Alice in Wonderland and its sequel Through the Looking Glass were two of my favorite books when I was growing up. I fell thoroughly and deeply in love with the books’ delicious nonsense and I can’t say I ever really got over it. To this day there’s nothing that delights me quite so much as a story with imaginative, unrealistic elements. Illogical impossibilities such as talking animals, spaceships, impossible travel, gods, monsters and conscious machinery? Sign me up, I can’t get enough of it.
Recently I listened to the audiobook version of Neil Gaiman’s Neverwhere and I realized just how deliberately Neil Gaiman is following in the tradition set by Lewis Carroll. His hero, Richard Mayhew, falls into an underworld version of London and his adventures there reflect the wordplay and delirious sense of fun of the original Alice books. Gaiman consciously echoes the Carroll’s language, talking about how many impossible things Richard had believed before breakfast. (I’m paraphrasing, I don’t have the book in front of me.) Revisiting London Below inspired me to revisit Wonderland and I’m very very glad I did. This is a marvelous book, justifiably celebrated as a classic, and I find it every bit as inspiring as an adult as I did as a child.
This review is for the audiobook version of Neverwhere, read by Neil Gaiman. Neverwhere is one of my favorite novels. The sheer inventiveness of it makes my brain fizz over with happiness.
Richard Mayhew, a Scot living in London, helps an injured girl named Door and is drawn into the world of London Below, a city that exists in the mystical margins of London Above, peopled by the people who fell between the cracks. Like Alice in Lewis Carroll’s books, Richard is forced to face a series of impossible events that he is barely able to cope with. Door’s entire family has been slaughtered and she is being stalked by Croup and Vandermar, supernatural assassins (and seriously among the best villains ever created). She needs to find out who is after her and why before Croup and Vandermar can finish her off. For anyone who has ever looked at a London Tube map and marveled at the names, Neverwhere is a particular delight as Neil Gaiman’s vivid imagination turns various tube stop names into real things. We have an Angel named Islington, an Earl’s Court (a medieval court housed in a train carriage that travels the Underground, presided over by an Earl), actual black friars. These delights only scratch the surface of all the delightful improbabilities of London Below. It’s not a place I’d want to live but it is an amazing place to visit.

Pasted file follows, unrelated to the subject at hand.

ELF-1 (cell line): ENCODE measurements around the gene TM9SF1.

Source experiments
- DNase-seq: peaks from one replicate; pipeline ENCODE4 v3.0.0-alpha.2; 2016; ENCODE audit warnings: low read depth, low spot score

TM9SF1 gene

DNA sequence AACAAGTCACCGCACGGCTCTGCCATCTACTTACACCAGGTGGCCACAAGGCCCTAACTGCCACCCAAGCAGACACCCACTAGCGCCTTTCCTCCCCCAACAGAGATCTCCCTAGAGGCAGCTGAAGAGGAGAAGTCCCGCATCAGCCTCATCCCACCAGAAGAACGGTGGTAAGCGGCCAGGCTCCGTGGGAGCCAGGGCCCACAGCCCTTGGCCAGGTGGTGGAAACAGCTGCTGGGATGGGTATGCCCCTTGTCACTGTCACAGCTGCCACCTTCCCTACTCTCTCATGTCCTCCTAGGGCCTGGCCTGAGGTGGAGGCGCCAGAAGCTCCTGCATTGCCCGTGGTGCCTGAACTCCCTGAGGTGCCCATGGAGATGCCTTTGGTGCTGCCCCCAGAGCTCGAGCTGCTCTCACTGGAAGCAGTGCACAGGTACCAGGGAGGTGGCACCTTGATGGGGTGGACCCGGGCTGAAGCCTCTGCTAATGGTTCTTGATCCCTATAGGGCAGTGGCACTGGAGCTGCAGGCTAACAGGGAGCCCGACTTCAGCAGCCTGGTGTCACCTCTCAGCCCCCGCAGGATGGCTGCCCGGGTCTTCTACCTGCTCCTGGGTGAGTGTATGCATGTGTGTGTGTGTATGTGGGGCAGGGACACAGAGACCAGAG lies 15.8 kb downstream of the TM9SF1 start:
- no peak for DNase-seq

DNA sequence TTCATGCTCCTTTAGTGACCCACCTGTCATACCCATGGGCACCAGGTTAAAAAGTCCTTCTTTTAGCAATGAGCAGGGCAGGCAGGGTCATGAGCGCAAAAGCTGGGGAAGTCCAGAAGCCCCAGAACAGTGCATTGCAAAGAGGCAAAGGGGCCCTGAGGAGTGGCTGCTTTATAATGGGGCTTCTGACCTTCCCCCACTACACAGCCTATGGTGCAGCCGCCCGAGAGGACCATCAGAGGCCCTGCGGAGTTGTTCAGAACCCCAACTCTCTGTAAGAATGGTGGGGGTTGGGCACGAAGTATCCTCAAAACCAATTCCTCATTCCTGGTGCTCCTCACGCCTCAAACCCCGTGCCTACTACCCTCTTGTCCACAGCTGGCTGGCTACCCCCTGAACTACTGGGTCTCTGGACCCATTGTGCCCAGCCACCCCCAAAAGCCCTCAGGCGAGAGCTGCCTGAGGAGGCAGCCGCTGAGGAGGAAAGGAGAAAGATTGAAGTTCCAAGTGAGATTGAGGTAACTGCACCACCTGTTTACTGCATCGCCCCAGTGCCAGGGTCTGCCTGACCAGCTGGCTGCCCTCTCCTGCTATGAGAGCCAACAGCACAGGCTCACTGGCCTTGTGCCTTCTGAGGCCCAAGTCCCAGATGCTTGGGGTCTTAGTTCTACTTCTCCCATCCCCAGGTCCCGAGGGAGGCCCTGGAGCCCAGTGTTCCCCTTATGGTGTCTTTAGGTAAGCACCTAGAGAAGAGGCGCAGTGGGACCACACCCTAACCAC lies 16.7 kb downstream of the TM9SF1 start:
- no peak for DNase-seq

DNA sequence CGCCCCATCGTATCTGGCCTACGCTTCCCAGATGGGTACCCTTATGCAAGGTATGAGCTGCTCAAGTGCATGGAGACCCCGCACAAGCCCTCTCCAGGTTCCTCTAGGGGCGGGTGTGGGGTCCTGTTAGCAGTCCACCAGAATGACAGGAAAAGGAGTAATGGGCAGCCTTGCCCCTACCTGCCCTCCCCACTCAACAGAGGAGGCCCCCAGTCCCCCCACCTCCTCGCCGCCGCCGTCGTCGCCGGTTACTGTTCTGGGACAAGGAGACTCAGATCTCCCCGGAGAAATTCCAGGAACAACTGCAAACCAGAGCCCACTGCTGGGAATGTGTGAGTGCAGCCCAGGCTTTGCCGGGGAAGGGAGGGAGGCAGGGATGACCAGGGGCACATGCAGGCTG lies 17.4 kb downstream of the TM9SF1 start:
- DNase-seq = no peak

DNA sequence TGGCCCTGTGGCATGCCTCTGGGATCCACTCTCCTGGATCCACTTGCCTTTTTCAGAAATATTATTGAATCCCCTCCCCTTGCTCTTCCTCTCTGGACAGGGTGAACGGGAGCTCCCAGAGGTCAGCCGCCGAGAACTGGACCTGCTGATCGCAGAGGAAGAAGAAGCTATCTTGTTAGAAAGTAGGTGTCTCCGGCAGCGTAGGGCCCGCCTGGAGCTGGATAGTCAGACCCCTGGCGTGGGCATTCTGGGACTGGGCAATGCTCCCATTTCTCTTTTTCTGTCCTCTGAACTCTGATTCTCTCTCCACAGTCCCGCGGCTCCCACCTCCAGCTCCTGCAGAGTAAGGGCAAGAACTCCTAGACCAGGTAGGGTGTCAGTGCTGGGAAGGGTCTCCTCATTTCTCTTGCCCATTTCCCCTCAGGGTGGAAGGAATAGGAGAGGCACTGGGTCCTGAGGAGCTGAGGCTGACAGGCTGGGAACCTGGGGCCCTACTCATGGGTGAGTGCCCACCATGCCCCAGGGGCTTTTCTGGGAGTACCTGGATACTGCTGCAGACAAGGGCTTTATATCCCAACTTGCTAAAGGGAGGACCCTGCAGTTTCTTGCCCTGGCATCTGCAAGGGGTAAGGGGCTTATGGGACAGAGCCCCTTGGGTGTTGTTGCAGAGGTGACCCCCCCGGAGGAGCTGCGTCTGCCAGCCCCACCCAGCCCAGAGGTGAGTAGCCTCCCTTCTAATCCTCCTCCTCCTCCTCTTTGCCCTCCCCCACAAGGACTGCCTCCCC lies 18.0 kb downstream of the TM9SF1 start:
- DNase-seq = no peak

I already loved the book before downloading this audiobook version but hearing Neil Gaiman read it made me fall in love with it over again. Who knew that Gaiman was such a good reader? He does a great Scottish accent for his hero Richard Mayhew and gives marvelous life to his delicious villains Croup and Vandermar. I highly, highly recommend checking the audiobook out.